Cancer treatment has evolved rapidly in recent years, with new treatment modalities and medications improving survival rates for countless different types of cancer. One of the most important changes to cancer treatment, however, is the emphasis on multidisciplinary treatment teams. By bringing together oncologists, surgeons, radiologists, nurses, and pain management specialists, hospitals surround patients with familiar faces who are also specialists in their field. But there’s still something missing.
If you look at your hospital’s oncology program, and at other oncology programs across the country, you’ll notice a trend: while they offer comprehensive physical health services, many overlook patient mental health. This is a serious problem because as many as 25% of cancer patients suffer depression during their illness. Providing wellness-focused programming as part of cancer care, then, could make a significant difference to patients, improving the quality of care and their outlook during treatment.
Expanding The Team
The first and most fundamental thing that oncology centers can do to provide better care for patients is to add psychologists to existing multidisciplinary teams. This is the approach encouraged by the Center for Oncology Psychology Excellence (COPE), a training program targeted to psychology Ph.D. students and based out of the University of Denver. Psychologists trained by the COPE program are specifically educated on the nature of depression and grief in cancer patients, changing relationships, and other forms of psychosocial distress.
In addition to helping patients cope with negative emotions associated with their diagnosis, therapeutic interventions can help patients deal more productively with their illness. According to The Gawler Cancer Foundation, negative emotions such as depression and anxiety can impair motivation and the ability to make decisions. In practical terms, that means patients may struggle to decide on the next steps in their course of treatment, may miss appointments, and therefore may otherwise compromise their level of care. Adding a psychologist to the primary treatment team can help patients manage those feelings without becoming overwhelmed by them.
A Human Touch
When patients are being treated for cancer, there is often a feeling that people only touch them to point out a new mass, insert a needle, or perform some other unpleasant procedure. Used properly, though, touch can be deeply healing, and that’s why the grant program, Angie’s Spa, funds oncology massage programs and other integrative healing practices in hospitals throughout the country.
Angie’s Spa was founded in honor of a young woman who died of breast cancer in 2007, but the program is about more than indulgence. No, studies have shown that massage therapy can relieve cancer symptoms and side effects of chemotherapy, including pain, nausea, depression, and fatigue. More importantly, though, oncology massage creates connections at a time when patients may feel very isolated.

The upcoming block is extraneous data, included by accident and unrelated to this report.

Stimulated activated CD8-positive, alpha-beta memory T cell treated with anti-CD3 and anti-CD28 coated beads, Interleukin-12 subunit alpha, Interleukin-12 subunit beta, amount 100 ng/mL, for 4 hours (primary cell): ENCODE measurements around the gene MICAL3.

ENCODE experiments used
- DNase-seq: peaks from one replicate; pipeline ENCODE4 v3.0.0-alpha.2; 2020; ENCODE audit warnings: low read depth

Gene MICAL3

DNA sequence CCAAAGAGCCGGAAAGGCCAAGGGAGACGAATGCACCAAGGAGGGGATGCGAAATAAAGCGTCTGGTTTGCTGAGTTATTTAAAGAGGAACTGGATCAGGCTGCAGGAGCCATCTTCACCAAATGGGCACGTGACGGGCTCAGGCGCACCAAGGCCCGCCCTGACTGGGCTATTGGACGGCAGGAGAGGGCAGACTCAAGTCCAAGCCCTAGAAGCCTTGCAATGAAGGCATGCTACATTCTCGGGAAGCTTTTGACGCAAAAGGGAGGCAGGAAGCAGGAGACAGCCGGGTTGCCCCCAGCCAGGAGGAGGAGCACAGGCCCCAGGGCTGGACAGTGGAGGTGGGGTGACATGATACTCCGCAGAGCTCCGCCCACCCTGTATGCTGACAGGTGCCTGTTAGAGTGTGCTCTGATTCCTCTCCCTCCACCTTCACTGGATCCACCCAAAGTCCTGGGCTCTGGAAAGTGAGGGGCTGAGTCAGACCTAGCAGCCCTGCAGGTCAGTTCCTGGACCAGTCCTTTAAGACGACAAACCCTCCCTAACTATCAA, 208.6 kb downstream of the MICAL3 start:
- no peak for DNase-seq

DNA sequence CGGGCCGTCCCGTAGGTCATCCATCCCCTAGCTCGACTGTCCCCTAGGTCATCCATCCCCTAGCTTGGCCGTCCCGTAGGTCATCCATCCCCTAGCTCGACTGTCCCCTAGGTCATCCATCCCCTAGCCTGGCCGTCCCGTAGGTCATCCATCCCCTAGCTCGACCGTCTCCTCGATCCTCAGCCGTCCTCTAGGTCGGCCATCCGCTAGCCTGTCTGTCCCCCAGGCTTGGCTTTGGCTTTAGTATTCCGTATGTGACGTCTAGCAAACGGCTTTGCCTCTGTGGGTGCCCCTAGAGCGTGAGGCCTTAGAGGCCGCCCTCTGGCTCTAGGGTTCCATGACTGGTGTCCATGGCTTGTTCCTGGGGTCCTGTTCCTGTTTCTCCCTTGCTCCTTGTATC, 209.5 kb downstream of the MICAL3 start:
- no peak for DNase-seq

The Power Of Distraction
Sometimes better mental health is built on the simplest foundation. In fact, one of the principals of dialectical behavioral therapy is the use of distraction and basic self-soothing to manage distress. In formal therapeutic programs, this might include mindfulness activities, doing puzzles, or anything that gives patients a sense of mastery over their emotions. But unfortunately, cancer treatment often consists of endless hours of infusions when patients have little to do besides dwell on their illness. That’s why hospitals need to help patients fill that time with little moments of pleasure.
Children’s hospitals mastered the power of distraction years ago, stocking patient rooms and infusion areas with games, coloring books, and snacks, but this isn’t enough. Programs like Better Day Buddies don’t just provide diversions, but the volunteers interact with patients and their parents, giving everyone a badly needed break from the day-to-day grind of treatment. It also takes away from the feeling of isolation that cancer often causes.
And what about adults? Though adult patients regularly turn up with books or knitting, they also need a pleasant distraction from treatment, and programs like Cancer Wellness Connections are happy to fill the gap. Whether they’re playing cards and sharing snacks or guiding patients through gentle, seated exercise, volunteers are always welcome in the infusion room. It makes the treatment go more quickly and helps patients retain a positive outlook.
Programs like those offered through Cancer Wellness Connections and Angie’s Spa are just a small sampling of how hospitals and non-profits are working together to make mental well-being a central part of oncology programs. For hospitals interested in expanding their offerings, however, they also provide a sense of what’s possible, and most importantly, an example of what works well for cancer patients. At the end of the day, we shouldn’t sacrifice wellness in the pursuit of health, but that doesn’t always come naturally in the midst of aggressive cancer treatment.